“Kevin is a huge asset with his mechanical engineering background. He does a good job of – what do you call it?”
“Process control,” Passmore said.
“Yeah. He takes detailed notes on everything,” Stanford said. “Plus he’s into mountaineering and skiing, which is what UpSkiing is all about.”
UpSki canopies are designed to pull a skier or snowboarder straight up a hill. The uninitiated might confuse it with kite skiing, but a kite-ski canopy is different and does not generate the same power for going uphill. An UpSki canopy also has a vent that allows a rider to slow down rapidly by opening or closing the canopy.
“Phil and I were skiing off the backside of Keystone in 1983,” Stanford said. “At the bottom, we said, ‘Wouldn’t it be cool if there was something to pull you back up?’ Then Phil saw a picture in a magazine of a guy holding onto a parachute, getting pulled uphill by the wind.”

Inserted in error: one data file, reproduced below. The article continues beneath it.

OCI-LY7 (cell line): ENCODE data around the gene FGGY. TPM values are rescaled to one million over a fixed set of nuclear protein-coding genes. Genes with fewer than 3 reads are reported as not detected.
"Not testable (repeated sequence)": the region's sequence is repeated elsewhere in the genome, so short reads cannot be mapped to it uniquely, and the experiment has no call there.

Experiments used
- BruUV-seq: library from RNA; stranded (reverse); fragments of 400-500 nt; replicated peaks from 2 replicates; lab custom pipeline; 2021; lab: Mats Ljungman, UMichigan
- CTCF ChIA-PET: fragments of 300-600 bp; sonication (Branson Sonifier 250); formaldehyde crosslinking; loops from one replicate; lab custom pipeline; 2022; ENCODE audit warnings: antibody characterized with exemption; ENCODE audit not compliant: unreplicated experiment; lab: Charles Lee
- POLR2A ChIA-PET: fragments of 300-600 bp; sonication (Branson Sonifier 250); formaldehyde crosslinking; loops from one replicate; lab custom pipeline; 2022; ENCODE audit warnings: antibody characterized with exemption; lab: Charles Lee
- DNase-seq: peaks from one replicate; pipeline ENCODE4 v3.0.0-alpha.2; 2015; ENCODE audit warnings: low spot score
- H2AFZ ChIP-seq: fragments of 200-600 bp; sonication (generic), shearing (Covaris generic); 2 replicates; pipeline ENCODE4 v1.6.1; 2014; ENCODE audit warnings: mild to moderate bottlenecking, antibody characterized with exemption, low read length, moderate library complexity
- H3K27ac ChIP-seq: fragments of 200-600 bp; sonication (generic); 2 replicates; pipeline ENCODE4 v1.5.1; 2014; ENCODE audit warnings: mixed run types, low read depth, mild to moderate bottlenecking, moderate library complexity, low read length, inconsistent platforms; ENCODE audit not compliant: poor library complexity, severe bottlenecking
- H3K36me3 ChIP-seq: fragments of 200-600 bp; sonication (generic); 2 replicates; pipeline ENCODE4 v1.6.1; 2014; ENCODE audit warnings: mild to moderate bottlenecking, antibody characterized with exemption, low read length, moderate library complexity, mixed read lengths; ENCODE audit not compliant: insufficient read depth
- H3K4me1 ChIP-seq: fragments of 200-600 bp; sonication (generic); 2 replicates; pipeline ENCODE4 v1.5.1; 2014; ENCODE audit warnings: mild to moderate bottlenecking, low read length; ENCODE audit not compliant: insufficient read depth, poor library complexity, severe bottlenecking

Stanford’s entire career is rooted in sky diving. He was a paratrooper in Vietnam and eventually made a living as a master instructor and then a parachute repairer and manufacturer. Now he lives in Texas and specializes in making photography equipment (www.vertexphoto.com). So, it wasn’t hard to replicate the parachute/ski experiment after the men saw the magazine photo.
“Sure enough, it worked just holding onto the parachute, but you had to let it go when you needed to stop,” Stanford said. “We needed a device to control when it was inflated.”
UpSki was born in 1984, and production started the next year.
“Our original intention was just to get to the top and pack up the canopy so we could ski down,” Stanford said. “We discovered it was so much fun going up – and that we could use the canopy going down – we don’t put away our canopies at all. Going down, the canopy acts like a drag chute.”